The Holiday season in Iceland is truly something spectacular. Between the age-old folklore of the Yule Lads, and a feast of traditional dishes and treats, it’s no surprise that each brand New Year is welcomed with fantastic festivities of light and sound.
First, a Bonfire… or 10…
Across Iceland bonfire gatherings are held with friends, families, and neighbors. And there are larger public parties as well. In Reykjavik alone there are at least 10 bonfires (Brenna) starting at around 8:30 P.M.
This warming social tradition can be traced back to the Middle Ages when fishermen cleaned house for the start of the new year, by burning old and unwanted things like furniture.
Of course, bonfires are only the beginning of New Year’s Eve in Iceland.
A Year In Review & Some Laughs
Depending on your plans, you may stay out and roam the bonfires, bars, and restaurants until midnight, or you may stay in the hotel room or at a friend’s house. Wherever you are in Iceland in the late evening hours on New Year’s Eve, you’re very likely to see Áramótaskaupið or Spaugstofan being shown on a nearby television.
Áramótaskaupið is a comedy/satire program that looks back on big events in Iceland over the past year. And Spaugstofan is also a comedy show. Both are widely popular and beloved.
New Year’s in Iceland means Fireworks!
Fireworks are a major part of Iceland’s New Year’s celebrations. Did you know Iceland is the only European country where fireworks are sold legally to the public?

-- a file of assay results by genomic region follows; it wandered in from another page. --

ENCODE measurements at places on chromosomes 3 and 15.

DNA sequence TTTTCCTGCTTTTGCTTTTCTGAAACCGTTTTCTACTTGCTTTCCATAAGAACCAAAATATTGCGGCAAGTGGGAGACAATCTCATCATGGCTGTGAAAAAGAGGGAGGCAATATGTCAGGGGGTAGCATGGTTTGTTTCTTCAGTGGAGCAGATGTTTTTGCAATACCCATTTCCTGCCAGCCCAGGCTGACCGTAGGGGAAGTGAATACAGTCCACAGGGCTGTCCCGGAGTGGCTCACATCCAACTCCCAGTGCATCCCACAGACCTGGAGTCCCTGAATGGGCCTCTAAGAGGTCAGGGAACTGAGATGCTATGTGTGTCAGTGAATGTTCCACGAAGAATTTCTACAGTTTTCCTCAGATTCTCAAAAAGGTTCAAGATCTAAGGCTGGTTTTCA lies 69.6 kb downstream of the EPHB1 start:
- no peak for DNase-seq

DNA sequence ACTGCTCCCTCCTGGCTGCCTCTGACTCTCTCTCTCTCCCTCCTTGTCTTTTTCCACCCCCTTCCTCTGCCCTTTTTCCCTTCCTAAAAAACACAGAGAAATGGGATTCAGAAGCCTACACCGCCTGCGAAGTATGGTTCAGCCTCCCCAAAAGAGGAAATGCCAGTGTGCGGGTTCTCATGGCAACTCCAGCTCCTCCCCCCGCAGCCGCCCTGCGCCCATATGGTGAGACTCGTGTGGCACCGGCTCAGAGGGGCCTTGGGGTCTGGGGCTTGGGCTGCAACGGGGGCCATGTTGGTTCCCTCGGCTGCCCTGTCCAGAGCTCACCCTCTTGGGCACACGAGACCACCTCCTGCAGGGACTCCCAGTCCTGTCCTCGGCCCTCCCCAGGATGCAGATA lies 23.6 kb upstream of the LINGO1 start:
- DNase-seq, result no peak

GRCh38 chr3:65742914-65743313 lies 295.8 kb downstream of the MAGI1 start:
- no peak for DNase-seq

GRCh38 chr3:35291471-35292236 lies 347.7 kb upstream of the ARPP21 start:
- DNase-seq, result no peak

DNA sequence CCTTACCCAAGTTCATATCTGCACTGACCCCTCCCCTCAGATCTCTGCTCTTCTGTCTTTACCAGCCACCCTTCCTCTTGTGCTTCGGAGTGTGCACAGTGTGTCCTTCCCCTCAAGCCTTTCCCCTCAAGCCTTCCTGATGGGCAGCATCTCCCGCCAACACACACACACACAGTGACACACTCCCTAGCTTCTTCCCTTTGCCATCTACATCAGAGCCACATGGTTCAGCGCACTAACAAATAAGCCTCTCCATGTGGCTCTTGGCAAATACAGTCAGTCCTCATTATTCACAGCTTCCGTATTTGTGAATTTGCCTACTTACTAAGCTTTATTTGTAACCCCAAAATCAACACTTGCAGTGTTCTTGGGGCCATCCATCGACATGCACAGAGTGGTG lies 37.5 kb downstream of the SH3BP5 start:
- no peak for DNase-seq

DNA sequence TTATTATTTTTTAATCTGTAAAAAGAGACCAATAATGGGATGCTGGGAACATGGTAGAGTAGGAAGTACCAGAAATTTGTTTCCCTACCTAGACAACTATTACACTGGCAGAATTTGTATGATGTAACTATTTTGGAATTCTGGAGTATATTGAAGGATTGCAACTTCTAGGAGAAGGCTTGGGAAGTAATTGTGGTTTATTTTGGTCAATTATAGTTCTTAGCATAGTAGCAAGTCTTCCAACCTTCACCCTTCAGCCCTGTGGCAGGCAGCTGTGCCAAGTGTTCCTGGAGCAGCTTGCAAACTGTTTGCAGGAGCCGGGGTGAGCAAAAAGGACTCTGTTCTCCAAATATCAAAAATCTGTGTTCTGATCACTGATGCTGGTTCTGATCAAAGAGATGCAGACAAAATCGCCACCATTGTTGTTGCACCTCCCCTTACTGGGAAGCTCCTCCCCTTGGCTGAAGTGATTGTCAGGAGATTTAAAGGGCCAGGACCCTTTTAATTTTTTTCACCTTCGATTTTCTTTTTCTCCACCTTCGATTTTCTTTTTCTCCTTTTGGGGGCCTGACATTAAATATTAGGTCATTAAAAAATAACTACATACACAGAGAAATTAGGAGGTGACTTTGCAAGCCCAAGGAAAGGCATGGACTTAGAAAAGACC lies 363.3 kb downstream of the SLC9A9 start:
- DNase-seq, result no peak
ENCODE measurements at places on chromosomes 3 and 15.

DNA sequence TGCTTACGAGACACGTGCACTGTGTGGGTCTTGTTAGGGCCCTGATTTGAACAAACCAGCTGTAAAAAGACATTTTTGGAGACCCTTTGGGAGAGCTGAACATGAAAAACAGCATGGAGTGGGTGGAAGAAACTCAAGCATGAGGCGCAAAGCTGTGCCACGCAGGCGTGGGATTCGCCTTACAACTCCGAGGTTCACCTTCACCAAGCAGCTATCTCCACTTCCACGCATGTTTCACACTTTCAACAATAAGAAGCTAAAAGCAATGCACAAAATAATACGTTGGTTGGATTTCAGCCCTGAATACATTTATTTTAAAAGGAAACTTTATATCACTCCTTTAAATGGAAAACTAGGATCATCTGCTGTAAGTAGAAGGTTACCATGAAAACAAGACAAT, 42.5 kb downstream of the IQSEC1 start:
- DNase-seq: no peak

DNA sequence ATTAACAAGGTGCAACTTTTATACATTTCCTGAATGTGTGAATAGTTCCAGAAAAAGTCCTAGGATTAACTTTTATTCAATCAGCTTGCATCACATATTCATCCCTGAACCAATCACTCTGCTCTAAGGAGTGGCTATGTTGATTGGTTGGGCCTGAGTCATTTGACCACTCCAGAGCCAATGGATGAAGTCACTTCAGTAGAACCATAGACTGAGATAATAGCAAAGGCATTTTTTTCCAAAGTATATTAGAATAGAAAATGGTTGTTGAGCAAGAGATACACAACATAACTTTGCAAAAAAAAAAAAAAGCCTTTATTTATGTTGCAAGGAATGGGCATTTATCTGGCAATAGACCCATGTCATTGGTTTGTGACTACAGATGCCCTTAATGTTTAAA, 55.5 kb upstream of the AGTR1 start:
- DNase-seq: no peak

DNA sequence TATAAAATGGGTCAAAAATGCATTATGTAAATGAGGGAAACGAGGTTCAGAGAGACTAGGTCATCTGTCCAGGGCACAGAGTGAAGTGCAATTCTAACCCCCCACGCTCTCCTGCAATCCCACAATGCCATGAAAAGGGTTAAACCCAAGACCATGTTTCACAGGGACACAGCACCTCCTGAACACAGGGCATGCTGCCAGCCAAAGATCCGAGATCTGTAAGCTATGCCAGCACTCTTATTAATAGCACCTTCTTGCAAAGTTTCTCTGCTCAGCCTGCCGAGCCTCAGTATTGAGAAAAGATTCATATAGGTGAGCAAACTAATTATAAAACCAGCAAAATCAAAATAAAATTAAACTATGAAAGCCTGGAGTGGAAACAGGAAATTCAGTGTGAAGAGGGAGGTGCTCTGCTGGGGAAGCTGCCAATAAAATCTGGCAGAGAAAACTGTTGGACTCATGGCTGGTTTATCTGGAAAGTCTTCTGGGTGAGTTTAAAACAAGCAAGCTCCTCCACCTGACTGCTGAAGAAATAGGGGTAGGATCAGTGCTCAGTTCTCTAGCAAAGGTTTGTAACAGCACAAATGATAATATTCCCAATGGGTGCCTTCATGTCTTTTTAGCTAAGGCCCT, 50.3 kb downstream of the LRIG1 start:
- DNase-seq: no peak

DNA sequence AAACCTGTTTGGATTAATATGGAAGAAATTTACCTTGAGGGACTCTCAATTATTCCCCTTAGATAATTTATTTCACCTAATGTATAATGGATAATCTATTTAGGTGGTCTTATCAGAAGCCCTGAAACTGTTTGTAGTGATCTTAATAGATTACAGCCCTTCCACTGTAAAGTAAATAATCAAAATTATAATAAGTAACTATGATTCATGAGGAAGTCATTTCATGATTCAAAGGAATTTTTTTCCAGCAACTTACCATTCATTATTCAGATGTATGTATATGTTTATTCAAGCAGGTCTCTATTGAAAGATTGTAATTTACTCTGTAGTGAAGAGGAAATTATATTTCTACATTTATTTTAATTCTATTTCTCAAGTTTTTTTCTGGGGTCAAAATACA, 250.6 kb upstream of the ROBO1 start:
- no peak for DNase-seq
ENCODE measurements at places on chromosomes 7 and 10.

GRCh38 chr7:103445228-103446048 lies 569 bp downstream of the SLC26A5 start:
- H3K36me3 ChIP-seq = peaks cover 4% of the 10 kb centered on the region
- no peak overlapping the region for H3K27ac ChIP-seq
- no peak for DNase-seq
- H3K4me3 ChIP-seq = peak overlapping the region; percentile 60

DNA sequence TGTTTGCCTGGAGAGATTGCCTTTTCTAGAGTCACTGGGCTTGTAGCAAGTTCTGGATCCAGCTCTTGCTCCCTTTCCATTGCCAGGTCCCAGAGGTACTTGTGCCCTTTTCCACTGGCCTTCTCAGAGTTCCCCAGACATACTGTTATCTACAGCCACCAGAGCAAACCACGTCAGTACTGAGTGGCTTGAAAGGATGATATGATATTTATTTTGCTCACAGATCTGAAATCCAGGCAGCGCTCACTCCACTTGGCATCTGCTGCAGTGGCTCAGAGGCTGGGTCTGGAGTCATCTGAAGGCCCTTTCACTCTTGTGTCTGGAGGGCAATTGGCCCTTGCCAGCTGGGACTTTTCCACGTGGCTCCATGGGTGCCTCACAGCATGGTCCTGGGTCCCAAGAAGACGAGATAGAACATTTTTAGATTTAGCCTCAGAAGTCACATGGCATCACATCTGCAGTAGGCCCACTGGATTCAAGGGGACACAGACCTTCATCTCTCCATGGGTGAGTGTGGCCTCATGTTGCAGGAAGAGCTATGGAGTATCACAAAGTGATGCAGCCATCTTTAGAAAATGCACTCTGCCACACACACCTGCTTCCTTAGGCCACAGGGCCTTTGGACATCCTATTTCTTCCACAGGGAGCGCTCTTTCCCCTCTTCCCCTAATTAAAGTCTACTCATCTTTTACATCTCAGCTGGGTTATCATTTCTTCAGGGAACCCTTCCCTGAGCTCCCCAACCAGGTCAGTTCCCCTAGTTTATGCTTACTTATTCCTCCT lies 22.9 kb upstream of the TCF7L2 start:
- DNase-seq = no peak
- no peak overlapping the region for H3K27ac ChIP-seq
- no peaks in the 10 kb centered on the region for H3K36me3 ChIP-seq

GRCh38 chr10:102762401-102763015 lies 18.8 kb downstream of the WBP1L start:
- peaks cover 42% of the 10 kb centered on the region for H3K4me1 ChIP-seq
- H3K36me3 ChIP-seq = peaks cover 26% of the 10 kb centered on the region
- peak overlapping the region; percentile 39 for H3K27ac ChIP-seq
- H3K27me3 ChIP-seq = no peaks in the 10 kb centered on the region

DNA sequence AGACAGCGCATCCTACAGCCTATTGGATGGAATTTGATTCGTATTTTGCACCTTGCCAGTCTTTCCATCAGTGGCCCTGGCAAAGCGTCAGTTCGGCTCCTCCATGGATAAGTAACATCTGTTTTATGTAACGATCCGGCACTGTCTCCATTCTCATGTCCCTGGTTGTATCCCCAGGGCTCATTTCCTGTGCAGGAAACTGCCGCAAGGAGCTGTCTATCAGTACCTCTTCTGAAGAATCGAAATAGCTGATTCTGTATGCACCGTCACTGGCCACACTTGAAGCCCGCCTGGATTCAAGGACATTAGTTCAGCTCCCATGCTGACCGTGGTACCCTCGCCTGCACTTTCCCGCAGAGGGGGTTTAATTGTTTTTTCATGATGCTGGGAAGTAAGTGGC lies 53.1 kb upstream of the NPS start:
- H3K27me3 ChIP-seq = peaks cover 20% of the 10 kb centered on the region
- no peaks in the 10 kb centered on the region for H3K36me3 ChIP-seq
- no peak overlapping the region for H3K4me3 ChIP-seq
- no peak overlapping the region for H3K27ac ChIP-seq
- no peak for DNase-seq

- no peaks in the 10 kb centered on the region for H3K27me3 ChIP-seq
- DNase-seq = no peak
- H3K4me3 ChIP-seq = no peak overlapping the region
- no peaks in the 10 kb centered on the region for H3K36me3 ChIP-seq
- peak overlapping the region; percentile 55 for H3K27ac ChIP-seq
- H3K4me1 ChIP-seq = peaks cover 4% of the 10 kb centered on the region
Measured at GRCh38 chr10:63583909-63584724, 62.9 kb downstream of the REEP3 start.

Every year ICE-SAR (the Icelandic Association for Search And Rescue) sells close to 500 tons of fireworks. Since ICE-SAR is a volunteer organization, fireworks purchases raise lots of money to help support their efforts, while also providing lots of excitement and fun times!
Locals and tourists alike are encouraged to join in the spectacular displays – safely of course. But if lighting fireworks yourself isn’t quite the New Year’s party you had in mind, you can always watch them downtown.
Popular spots for fireworks include Hallgrímskirkja church, the Pearl at Öskjuhlíð hill, Klambratún park, and Landakotstún park.
Don’t Forget The Toast!
Many bars in Iceland normally close early, but of course on New Year’s many remain open for extended hours. Still, the best bet for New Year’s drinks and partying is to enjoy friends’ company at a house party. This way you can avoid long lines and expensive cover charges.
Of course you’ll want to bring a bottle or two of Brennivin and Reyka!